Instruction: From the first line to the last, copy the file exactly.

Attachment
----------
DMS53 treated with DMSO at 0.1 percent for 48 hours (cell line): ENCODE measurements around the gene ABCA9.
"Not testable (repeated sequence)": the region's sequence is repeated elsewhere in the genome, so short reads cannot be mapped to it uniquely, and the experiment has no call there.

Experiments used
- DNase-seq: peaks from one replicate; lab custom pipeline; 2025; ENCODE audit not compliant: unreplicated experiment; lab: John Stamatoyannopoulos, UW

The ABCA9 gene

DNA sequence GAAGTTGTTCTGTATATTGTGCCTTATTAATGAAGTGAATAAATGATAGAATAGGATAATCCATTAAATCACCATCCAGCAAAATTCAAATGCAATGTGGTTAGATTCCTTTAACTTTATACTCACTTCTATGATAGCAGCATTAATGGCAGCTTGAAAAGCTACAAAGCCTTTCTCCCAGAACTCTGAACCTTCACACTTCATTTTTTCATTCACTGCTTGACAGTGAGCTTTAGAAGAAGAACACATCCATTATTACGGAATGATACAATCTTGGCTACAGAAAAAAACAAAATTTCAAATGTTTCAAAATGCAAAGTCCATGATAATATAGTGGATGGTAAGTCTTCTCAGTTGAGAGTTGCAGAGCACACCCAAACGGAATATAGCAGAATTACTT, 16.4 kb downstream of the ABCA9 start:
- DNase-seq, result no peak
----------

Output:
DMS53 treated with DMSO at 0.1 percent for 48 hours (cell line): ENCODE measurements around the gene ABCA9.
"Not testable (repeated sequence)": the region's sequence is repeated elsewhere in the genome, so short reads cannot be mapped to it uniquely, and the experiment has no call there.

Experiments used
- DNase-seq: peaks from one replicate; lab custom pipeline; 2025; ENCODE audit not compliant: unreplicated experiment; lab: John Stamatoyannopoulos, UW

The ABCA9 gene

DNA sequence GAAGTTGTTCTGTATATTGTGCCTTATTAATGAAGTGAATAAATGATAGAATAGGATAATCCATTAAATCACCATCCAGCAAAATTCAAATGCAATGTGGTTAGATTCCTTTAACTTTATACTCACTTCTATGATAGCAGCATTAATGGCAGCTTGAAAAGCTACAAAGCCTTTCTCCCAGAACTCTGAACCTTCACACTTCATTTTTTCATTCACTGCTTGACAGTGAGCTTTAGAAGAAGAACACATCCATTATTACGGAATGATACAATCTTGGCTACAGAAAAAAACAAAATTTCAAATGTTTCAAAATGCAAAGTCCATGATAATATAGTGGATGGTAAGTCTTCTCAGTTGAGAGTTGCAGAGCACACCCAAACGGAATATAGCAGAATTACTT, 16.4 kb downstream of the ABCA9 start:
- DNase-seq, result no peak